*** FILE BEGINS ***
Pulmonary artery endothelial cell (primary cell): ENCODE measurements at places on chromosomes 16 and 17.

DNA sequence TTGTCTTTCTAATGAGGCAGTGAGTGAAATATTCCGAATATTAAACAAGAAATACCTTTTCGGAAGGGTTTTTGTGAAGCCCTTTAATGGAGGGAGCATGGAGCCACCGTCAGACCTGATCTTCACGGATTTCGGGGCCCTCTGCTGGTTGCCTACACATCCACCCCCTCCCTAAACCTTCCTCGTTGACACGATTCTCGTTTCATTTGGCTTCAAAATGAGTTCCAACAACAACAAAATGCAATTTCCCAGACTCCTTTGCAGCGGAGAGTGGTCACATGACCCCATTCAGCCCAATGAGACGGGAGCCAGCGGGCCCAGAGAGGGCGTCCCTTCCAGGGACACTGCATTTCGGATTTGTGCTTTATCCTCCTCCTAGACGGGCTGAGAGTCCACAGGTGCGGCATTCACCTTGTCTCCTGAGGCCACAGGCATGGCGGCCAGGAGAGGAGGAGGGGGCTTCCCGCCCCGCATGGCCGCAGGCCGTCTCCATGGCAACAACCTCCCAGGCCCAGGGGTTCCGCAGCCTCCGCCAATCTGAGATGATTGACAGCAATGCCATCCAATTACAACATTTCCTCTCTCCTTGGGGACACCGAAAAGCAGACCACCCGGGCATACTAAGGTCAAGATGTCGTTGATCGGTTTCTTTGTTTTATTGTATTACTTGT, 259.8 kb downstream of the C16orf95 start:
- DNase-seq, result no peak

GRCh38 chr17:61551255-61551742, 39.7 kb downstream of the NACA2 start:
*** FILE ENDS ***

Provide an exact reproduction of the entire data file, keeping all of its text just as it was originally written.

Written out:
Pulmonary artery endothelial cell (primary cell): ENCODE measurements at places on chromosomes 16 and 17.

DNA sequence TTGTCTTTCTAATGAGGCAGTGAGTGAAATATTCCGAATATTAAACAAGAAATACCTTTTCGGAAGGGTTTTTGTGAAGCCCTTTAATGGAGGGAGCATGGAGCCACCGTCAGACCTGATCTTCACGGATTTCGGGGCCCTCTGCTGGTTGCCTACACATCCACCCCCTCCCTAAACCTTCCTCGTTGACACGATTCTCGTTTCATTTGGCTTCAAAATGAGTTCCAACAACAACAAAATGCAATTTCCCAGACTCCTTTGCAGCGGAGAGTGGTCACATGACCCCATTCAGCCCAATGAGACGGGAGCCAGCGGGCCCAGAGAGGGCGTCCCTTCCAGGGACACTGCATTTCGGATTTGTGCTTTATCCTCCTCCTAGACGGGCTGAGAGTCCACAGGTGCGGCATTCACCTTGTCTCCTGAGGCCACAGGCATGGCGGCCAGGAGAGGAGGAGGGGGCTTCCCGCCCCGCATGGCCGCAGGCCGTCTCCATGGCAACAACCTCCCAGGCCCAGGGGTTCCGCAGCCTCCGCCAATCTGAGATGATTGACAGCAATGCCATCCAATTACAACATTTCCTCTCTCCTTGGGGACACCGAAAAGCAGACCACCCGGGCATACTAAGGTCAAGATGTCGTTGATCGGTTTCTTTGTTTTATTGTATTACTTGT, 259.8 kb downstream of the C16orf95 start:
- DNase-seq, result no peak

GRCh38 chr17:61551255-61551742, 39.7 kb downstream of the NACA2 start: